Thursday, July 7, 2011

A Matter of Convenience

As I pulled out of my driveway this morning to the horrific realization that I was almost out of gas.  Already late for work, I bargained with myself for a while, hoped I had enough to get to my job (in reality, I had plenty, but I can't always tell if the gas meter is messing with me when its on the last quarter gallon).

I'd meant to go get gas last night on my way back from the mall (because on the way back from the mall and from church is really the only time a gas station is actually "on the way" for me).  But after a longer-than-usual shopping trip to get a wedding present, I totally forgot.

As I left work, I figured I should get around to stopping at the station so I wouldn't spend too much time driving on the last dregs... especially since I don't really have time between now and when I'd have run out to fill up.

I bargained with myself for a while, trying to decide which gas station would be the least out of the way.  I finally picked the one that I could stop by when I was about halfway home, which would mean a longer drive but hopefully a more pleasant one.  Unfortunately, I didn't know there was significant amounts of construction along this route, and, by the time I finally got home, my usual fifteen minute drive home from work had taken me forty-five minutes, due to the detour and time waiting for my tank to fill up.  (It also cost seventy dollars...)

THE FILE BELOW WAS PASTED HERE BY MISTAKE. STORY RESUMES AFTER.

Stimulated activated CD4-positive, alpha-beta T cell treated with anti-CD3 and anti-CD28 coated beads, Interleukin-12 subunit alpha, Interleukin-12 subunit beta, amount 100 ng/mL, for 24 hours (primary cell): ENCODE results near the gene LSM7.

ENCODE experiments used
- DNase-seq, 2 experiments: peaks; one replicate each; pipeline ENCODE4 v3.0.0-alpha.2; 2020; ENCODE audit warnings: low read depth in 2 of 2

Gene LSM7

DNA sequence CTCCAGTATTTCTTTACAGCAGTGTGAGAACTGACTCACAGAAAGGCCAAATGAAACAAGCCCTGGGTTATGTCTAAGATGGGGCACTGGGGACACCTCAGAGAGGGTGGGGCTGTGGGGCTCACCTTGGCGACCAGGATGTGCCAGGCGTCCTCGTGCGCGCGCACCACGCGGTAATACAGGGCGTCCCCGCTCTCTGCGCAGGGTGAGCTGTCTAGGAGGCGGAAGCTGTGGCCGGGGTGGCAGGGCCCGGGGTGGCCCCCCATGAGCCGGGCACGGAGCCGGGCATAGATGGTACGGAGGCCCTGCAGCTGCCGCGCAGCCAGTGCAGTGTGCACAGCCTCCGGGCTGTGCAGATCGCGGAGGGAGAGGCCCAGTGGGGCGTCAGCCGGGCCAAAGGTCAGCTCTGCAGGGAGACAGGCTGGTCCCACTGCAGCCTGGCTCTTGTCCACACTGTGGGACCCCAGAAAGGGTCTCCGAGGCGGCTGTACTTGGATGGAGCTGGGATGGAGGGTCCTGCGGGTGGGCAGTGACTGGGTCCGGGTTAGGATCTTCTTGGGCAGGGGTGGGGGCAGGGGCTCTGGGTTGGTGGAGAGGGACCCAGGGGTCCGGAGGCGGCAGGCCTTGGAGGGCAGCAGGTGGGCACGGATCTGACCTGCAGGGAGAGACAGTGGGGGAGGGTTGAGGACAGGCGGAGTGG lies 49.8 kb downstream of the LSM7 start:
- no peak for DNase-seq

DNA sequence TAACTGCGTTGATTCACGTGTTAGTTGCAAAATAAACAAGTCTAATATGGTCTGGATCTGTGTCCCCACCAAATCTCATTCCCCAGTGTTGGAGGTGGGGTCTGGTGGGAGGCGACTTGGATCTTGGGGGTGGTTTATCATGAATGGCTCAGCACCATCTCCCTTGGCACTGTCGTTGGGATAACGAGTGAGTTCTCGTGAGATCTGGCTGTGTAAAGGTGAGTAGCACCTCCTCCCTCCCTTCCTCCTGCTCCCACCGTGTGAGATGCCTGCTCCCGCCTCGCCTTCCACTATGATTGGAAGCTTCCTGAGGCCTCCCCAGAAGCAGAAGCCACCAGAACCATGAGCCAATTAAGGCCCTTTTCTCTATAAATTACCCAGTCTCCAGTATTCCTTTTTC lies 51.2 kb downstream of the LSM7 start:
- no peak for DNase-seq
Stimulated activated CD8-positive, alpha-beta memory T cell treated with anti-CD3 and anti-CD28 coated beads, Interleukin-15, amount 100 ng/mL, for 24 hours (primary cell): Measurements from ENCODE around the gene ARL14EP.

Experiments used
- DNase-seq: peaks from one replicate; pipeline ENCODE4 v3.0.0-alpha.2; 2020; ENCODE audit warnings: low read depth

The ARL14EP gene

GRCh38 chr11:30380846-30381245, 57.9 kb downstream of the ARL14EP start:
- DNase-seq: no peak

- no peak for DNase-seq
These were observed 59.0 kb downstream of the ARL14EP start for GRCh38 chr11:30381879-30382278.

This is the kind of thing I think of every time I hear people say that electric cars aren't "convenient" because the batteries only last a certain amount of time and then you have to wait for it to recharge.  I understand that the first modern electric car only had a range of 60 miles (quickly upgraded to 100), and the Nissan Leaf can only go around 70, so if you frequently need to drive more than 60 miles (approximately the driving distance from Seattle to Olympia) before you had an opportunity to plug your car in, that might be a problem.  Of course, if you got a Tesla Roadster, you could drive from Seattle to Salem, Oregon without a problem, so long as you could charge it before driving home (Roadsters have a range of 245 miles).

But if you're like me, and the longest drive you ever drive regularly is from Seattle to Tacoma, and while you are wherever you are, you have the opportunity to plug your car into a standard electrical outlet... maybe it would be more convenient to wake up in the morning to a fully fueled car, and not have to take a half hour and seventy dollars out of your day just so you know for sure you can make it to your friends wedding... two days later.

But, I suppose that depends on your definition of convenience.  If you'd rather have the freedom to drive from Seattle to Eugene without once stopping for an hour (or half an hour, if you have a Leaf) at one of the quick charge stations currently being installed along the way than be able to wake up every morning knowing your car has plenty of fuel to drive 30 miles to work and back, then keep your gasoline car.  I, for one, would rather not have the stress of wondering if I have enough gasoline to get to work when I'm already late.  I, for one, would rather have the convenience of an electric car.

1 comment:

  1. This may be off-topic, but I love my GPS for its ability to find me the best place to stop for gas on my way to anywhere!